The CDA said that it recognizes that in today's society many people use body piercing as a type of self-expression. However, people should be aware of the potential drawbacks, according to CDA President Lindsey Robinson, DDS. Oral piercings can interfere with speech, chewing, or swallowing and injure periodontal tissue. In addition, because the mouth is full of bacteria, a pierced area is difficult to keep clean, and infections occur more readily after an oral piercing, Dr. Robinson added.
Although not common, serious infections can occur, such as hepatitis or endocarditis (inflammation of the tissue surrounding the heart). Common symptoms after oral piercing include pain, swelling, and an increased flow of saliva. For some, blood poisoning, metal allergies, or blood clots can occur. Additionally, piercers have no standardized training and may have limited knowledge of anatomy and physiology.
If there's a blood vessel or nerve in the path of a piercing, severe and difficult-to-control bleeding or nerve damage can result, Dr. Robinson warned.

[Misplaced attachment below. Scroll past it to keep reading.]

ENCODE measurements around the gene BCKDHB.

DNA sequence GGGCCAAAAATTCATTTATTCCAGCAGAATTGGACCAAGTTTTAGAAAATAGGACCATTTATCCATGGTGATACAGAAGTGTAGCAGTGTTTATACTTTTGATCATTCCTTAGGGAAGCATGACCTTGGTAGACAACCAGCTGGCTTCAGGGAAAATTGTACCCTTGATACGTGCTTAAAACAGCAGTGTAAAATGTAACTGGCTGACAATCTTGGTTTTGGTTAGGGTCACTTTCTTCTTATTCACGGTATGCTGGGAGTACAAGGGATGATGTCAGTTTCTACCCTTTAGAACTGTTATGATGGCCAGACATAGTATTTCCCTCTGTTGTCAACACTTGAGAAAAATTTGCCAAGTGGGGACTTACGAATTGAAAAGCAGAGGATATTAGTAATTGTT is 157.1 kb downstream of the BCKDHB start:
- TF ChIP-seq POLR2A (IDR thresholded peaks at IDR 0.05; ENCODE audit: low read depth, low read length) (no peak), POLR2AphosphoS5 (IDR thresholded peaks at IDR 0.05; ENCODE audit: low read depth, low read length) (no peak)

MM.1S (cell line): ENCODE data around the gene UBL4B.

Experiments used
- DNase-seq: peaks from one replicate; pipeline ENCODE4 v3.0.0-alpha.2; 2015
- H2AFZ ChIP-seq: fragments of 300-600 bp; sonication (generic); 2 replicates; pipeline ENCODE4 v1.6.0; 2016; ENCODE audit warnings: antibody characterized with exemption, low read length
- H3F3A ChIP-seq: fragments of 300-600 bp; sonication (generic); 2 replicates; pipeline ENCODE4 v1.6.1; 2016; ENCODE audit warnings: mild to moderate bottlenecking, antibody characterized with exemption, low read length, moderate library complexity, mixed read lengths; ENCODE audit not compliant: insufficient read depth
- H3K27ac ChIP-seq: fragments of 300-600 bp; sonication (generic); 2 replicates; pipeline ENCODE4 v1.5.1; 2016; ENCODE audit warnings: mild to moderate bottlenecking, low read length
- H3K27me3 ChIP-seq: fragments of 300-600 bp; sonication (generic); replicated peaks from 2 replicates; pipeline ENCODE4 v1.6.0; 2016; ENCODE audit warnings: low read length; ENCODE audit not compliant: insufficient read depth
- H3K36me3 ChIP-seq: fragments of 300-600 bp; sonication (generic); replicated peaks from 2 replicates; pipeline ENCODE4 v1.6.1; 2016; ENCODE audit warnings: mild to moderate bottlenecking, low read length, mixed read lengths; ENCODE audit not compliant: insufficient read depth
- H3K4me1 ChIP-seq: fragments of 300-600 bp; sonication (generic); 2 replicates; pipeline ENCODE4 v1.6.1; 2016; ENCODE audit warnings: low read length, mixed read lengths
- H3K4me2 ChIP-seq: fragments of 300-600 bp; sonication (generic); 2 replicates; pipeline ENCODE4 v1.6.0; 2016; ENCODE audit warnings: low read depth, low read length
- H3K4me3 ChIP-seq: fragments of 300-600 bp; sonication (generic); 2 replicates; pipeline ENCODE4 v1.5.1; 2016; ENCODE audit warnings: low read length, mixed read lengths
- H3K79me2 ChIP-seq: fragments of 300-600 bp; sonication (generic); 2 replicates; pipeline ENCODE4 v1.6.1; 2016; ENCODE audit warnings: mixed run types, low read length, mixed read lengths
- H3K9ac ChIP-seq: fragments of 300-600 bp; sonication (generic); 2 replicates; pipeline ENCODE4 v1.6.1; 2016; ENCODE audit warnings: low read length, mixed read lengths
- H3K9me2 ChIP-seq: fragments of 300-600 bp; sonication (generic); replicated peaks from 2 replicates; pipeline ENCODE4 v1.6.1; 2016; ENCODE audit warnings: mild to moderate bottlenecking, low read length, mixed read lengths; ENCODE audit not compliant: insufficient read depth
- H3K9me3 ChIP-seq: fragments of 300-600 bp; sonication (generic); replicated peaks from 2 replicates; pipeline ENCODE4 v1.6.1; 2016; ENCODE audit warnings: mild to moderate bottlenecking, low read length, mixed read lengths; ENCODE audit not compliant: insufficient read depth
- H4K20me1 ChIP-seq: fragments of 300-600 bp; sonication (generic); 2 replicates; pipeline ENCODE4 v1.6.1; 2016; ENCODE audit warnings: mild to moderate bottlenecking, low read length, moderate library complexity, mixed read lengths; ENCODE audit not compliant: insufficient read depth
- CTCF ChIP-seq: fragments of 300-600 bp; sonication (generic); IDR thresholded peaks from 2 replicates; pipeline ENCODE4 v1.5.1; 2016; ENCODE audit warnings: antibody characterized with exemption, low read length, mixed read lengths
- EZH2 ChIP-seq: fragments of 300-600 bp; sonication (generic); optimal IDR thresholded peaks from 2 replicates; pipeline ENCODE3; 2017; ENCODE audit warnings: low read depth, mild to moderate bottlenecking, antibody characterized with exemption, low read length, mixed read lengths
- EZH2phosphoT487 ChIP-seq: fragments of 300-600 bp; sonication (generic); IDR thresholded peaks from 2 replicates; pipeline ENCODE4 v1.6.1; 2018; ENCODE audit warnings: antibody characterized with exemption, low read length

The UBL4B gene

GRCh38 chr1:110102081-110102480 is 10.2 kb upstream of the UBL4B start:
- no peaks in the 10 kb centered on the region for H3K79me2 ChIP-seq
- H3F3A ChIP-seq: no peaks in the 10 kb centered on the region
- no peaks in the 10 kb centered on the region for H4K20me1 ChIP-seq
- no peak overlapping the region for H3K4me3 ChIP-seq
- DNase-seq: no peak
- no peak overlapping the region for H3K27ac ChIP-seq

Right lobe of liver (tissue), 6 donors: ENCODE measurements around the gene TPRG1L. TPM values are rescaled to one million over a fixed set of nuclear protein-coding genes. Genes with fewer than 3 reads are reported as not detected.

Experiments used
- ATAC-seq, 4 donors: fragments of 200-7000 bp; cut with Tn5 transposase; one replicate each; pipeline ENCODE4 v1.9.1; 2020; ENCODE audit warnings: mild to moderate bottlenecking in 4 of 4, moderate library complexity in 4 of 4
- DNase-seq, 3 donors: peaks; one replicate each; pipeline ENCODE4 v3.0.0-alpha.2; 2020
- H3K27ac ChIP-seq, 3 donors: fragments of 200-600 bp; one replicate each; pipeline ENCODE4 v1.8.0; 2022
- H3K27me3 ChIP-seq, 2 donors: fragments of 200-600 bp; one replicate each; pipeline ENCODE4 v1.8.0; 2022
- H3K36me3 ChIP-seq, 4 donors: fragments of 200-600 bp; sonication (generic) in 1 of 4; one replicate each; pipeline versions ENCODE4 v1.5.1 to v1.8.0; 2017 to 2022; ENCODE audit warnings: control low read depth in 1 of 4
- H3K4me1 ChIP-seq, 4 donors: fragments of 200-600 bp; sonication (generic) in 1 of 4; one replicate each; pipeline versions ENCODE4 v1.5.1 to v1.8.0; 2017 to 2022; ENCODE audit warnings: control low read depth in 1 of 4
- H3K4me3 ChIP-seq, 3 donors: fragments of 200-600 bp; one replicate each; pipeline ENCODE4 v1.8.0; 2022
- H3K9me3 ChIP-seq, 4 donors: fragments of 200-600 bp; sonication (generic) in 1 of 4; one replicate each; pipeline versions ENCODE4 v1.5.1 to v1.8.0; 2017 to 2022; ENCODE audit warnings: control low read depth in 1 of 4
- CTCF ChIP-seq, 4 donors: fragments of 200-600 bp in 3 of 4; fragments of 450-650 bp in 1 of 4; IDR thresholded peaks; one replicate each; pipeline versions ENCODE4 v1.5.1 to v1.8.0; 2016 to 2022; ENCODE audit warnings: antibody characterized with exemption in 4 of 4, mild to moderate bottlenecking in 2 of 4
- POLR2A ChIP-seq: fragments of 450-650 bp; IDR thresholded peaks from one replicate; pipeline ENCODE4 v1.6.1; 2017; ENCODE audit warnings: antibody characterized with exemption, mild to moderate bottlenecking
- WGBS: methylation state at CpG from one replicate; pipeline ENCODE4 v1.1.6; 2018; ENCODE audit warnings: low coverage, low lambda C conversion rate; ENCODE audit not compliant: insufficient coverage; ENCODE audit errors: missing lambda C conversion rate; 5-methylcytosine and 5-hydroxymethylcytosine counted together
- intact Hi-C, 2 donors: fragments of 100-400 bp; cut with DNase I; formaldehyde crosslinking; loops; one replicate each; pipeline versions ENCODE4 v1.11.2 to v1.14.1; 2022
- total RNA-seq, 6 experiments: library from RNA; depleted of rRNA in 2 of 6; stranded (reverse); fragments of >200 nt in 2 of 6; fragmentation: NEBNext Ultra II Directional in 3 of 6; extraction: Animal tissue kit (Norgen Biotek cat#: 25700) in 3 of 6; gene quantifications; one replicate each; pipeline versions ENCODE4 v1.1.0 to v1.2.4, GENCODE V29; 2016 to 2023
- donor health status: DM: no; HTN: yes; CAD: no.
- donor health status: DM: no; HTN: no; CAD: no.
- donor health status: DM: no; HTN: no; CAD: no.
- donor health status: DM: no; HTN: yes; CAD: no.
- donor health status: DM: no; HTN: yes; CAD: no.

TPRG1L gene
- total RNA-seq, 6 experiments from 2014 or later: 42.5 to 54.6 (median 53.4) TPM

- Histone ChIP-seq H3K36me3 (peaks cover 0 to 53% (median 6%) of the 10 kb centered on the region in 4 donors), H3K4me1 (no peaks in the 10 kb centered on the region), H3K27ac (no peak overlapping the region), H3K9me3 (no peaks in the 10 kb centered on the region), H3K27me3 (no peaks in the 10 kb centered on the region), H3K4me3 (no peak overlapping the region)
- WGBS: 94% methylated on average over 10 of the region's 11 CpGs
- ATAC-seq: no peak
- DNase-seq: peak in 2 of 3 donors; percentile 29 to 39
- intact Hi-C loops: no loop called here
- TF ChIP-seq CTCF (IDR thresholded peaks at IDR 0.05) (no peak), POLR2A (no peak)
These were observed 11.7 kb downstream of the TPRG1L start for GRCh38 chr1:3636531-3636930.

Metal jewelry is often the culprit in cracked or broken teeth, and although plastic jewelry reduces this risk, it cannot eliminate it entirely. For lip piercings, the back side of the jewelry attaches inside the mouth and can be a source of irritation to the opposing tissue. As the metal or plastic rests on the gum tissue, it can wear away the tissue as it moves back and forth -- a result that requires reconstructive surgery to repair and, in some instances, results in lost teeth.
It happens more commonly than people realize, Dr. Robinson said. Checking the tissues in contact with metal or plastic to ensure the jewelry isn't causing damage or infection is important.
The CDA recommended consulting a dentist before making the decision to pierce.
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